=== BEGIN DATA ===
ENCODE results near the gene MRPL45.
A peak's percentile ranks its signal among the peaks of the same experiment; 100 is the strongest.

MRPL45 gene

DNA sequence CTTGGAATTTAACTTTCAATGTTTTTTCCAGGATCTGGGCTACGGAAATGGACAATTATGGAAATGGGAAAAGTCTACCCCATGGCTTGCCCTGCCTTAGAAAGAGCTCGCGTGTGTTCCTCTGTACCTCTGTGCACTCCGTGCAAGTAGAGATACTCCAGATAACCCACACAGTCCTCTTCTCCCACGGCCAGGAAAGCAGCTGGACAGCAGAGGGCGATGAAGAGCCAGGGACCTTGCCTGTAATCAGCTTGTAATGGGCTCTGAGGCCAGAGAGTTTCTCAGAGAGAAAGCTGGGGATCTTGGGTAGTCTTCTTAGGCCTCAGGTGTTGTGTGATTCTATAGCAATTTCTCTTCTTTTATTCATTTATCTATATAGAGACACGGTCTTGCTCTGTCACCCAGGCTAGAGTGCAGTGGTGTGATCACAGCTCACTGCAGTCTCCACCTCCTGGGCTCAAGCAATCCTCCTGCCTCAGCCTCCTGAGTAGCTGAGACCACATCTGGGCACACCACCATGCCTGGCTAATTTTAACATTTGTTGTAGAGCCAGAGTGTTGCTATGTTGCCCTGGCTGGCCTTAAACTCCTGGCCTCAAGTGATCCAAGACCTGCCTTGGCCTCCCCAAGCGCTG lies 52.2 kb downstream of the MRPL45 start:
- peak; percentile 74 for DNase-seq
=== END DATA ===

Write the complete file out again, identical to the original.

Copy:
ENCODE results near the gene MRPL45.
A peak's percentile ranks its signal among the peaks of the same experiment; 100 is the strongest.

MRPL45 gene

DNA sequence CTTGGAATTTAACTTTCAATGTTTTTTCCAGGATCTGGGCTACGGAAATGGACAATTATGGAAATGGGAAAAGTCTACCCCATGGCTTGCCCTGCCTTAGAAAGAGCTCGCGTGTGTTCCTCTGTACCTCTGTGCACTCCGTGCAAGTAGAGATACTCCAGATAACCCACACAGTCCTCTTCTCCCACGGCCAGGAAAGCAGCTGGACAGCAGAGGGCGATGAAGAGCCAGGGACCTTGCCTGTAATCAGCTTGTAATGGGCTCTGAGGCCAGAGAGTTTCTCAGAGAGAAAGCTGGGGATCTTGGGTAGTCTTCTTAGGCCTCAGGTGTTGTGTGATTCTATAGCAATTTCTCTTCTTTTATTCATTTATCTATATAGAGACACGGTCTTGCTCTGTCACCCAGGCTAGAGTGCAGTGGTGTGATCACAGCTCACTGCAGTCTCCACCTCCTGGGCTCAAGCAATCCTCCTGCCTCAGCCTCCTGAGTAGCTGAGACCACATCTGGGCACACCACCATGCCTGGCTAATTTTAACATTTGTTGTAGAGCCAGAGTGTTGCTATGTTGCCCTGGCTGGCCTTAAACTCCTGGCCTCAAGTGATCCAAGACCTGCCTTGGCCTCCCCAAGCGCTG lies 52.2 kb downstream of the MRPL45 start:
- peak; percentile 74 for DNase-seq